In Germany, melanomas more than 2 mm in "vertical tumor thickness" are recommended to treat with interferon-alpha immunotherapy, in addition to surgery ("adjuvant" therapy). Interferon-alpha stimulates the body's own defense to fight remaining tumor cells. New research has shown that the administration of interferon-alpha to patients with an increased risk of metastasis increase the survival rate. The exact form of the interferon therapy must be discussed individually with your oncologist, since here the benefits and potential risks should be weighed against each other.

Another treatment option, adjuvant radiotherapy is sometimes recommended after lymphadenectomy. Such radiation therapy costs $8000 or more.

Treatment for metastatic melanoma

If secondary tumors have already formed in internal organs, radiotherapy and immunotherapy are recommended in addition to the surgery. In some cases, the so-called targeted therapy  can be applied. Chemo today is used primarily in combination with immunotherapy.

In the summer of 2011, a new immunological treatment with ipilimumab was approved for metastatic melanoma. In some patients cancer will go into long-term remission. But it is very important to begin treatment as early as possible. An important therapy that has shown good results in metastatic melanoma is the anti-PD-1 antibodies pembrolizumab and nivolumab. A second breakthrough therapy, approved in 2011 for these patients, is called vemurafinib.

Immunotherapy cost in Germany starts from $2500-3000.

Another substance with similar efficacy and slightly different side effects (dabrafenib) was approved in 2013.

These drugs are used in patients in whom a specific genetic change (BRAF mutation) is present in the malignant cells.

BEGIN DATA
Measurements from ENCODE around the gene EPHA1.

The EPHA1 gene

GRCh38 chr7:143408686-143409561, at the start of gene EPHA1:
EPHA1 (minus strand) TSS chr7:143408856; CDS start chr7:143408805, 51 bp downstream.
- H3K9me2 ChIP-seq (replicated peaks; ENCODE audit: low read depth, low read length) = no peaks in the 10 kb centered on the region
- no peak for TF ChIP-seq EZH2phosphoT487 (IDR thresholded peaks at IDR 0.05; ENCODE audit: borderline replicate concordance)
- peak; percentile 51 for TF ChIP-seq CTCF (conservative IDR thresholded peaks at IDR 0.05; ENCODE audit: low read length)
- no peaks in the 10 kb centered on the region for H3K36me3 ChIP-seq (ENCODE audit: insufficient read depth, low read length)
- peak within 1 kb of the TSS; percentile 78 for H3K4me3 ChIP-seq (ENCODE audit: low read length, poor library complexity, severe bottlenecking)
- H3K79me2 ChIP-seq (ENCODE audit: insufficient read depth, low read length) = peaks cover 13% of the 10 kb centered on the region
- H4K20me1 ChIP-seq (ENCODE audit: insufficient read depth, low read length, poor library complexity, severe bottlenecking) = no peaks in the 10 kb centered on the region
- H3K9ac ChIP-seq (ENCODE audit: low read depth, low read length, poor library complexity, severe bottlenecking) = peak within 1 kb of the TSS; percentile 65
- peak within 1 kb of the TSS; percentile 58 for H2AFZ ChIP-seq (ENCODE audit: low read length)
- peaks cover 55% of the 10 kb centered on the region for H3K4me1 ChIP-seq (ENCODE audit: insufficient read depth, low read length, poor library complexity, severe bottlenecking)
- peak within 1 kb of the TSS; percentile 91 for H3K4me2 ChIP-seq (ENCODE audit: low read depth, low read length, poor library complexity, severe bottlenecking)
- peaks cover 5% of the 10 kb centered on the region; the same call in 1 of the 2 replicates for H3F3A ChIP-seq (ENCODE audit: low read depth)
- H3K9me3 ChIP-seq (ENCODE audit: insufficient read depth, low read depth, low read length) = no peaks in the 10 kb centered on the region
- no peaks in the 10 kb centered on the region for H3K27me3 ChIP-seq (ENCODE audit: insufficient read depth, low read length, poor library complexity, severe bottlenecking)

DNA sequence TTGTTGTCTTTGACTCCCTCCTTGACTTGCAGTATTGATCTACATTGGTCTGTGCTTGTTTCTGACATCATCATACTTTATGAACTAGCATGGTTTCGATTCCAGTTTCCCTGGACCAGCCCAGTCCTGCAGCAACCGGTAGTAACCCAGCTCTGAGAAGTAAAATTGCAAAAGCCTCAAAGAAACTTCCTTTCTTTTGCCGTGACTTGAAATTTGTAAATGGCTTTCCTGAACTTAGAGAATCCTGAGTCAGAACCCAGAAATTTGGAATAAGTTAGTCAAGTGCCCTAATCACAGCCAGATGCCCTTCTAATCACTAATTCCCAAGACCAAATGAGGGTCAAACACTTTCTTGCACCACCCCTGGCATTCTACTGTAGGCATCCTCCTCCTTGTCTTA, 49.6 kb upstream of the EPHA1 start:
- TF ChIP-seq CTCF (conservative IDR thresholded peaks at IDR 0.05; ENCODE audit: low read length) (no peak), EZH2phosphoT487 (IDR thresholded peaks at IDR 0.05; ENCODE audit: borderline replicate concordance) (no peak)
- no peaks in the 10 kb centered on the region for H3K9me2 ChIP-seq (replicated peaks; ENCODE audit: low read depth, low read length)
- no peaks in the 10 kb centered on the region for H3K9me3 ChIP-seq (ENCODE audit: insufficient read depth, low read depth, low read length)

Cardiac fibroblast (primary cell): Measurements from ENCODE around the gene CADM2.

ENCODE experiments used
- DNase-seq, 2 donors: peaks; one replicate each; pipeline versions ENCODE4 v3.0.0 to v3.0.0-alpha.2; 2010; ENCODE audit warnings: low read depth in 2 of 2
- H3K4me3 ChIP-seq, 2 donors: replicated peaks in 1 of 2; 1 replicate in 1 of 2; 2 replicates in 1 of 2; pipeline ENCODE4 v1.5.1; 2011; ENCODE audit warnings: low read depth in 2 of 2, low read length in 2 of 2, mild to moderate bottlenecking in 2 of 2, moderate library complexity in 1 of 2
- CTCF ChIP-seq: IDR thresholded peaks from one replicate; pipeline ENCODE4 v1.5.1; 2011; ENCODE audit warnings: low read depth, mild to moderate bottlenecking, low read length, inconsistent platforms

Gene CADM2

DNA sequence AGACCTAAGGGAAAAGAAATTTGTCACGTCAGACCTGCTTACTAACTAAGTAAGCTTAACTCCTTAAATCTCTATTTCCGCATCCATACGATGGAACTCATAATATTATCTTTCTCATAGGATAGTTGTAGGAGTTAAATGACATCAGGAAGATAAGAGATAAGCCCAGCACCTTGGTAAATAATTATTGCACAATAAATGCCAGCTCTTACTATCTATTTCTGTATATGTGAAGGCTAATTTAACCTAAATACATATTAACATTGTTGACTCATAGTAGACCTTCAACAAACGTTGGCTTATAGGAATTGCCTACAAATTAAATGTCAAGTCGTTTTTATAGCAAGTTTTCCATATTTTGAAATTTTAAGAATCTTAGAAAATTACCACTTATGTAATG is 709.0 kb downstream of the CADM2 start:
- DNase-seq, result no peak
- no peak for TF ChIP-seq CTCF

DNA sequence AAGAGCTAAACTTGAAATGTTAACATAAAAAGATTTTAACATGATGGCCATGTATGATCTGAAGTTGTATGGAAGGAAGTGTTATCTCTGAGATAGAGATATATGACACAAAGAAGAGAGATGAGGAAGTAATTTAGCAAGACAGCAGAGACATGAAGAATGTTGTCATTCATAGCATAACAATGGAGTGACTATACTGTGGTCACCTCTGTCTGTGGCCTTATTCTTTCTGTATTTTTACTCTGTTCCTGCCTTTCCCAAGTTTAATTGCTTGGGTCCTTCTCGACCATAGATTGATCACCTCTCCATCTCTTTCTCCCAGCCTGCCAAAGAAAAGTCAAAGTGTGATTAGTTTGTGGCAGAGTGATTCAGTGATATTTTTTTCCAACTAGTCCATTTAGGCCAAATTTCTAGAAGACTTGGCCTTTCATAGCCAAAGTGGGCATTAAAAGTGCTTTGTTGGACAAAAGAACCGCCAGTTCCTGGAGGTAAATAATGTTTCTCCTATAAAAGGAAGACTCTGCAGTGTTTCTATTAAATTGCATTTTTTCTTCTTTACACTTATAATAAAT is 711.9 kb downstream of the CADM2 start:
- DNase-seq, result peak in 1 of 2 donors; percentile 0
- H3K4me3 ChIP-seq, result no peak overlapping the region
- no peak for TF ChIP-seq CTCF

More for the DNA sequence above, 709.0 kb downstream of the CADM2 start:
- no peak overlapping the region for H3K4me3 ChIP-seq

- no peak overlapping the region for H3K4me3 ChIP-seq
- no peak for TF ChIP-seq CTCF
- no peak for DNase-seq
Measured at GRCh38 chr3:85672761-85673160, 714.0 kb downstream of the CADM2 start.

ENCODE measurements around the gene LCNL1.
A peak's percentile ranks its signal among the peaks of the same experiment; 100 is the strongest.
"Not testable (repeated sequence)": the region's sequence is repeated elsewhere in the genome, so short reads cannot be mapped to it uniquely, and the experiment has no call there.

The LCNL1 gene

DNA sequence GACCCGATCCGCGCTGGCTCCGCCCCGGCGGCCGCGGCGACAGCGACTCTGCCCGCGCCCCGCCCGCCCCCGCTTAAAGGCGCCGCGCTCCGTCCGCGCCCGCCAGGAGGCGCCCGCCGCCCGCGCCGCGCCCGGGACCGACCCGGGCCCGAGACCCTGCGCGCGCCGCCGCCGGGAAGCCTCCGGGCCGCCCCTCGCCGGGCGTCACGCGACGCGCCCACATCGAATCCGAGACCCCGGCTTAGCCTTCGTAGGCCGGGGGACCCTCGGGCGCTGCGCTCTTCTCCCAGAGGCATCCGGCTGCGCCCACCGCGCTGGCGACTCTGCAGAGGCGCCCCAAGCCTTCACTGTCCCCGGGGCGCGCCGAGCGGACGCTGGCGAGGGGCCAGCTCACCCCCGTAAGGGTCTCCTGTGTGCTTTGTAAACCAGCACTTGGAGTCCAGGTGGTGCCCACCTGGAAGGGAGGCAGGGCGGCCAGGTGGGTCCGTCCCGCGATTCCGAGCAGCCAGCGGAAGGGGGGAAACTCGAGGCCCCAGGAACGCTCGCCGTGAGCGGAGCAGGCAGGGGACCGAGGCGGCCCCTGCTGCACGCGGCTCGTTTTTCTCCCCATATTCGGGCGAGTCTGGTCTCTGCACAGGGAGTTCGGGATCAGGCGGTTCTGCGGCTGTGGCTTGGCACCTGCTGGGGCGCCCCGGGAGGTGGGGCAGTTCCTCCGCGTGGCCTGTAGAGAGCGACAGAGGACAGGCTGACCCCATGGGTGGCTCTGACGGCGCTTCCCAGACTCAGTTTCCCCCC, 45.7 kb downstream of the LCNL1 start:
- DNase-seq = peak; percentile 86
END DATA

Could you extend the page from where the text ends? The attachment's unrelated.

With these targeted therapy high response rates (reduction of the tumors) can be achieved. Significant percent of the treated patients also seem to have long-term survival. The effects of vemurafenib and dabrafenib can be improved by combining with MEK inhibitors. This combination was approved in 2015.

Follow-up after melanoma skin cancer treatment in Germany

Many cytostatics can be used for chemotherapy, including dacarbazine, temozolomide, fotemustine, carboplatin, and paclitaxel. Unfortunately, a long-term survival rate is rarely achieved using these therapies. However, a regression of the metastases is possible, so that relieve the tumor-related symptoms.

The approximate cost of chemotherapy is $3000-6000 per course

German patients are also advised to participate in clinical trials because the current treatment options for advanced melanoma are still limited despite the new protocols. Current guidelines points out that participation in clinical trials in stage IV melanoma are promising.

New types of immunotherapy are at the center of melanoma research. Local scientists try to activate immune system against cancer cells using drugs in the form of so-called monoclonal antibodies and combined therapies with targeted agents. The largest clinical and research centers are involved in these projects. The Friedrich-Alexander University Erlangen-Nürnberg, Charité University Medicine Berlin, University of Tubingen, the University Hospital Essen and Stadtischen Klinikum Munchen are among them.

Certified skin cancer centers can offer innovative, interdisciplinary, well-coordinated and personalized therapy at the highest possible level. As the treatment of metastatic melanoma becomes increasingly complex, it should be provided by experts.

Follow-up after melanoma skin cancer treatment in Germany

Intervals between follow-up visits after primary treatment depend on the type and the stage of your disease. But it should be understood that cancer is a diagnosis forever. Even after a successful course of therapy, follow-up care is necessary, otherwise you risk missing a relapse of the disease. The German Melanoma Guideline takes into account the stage and the tumor size as well as the fact that this skin cancer most often recurs in the first 5 years.

Since recurrence is still possible later, a 10-year follow-up is usually recommended.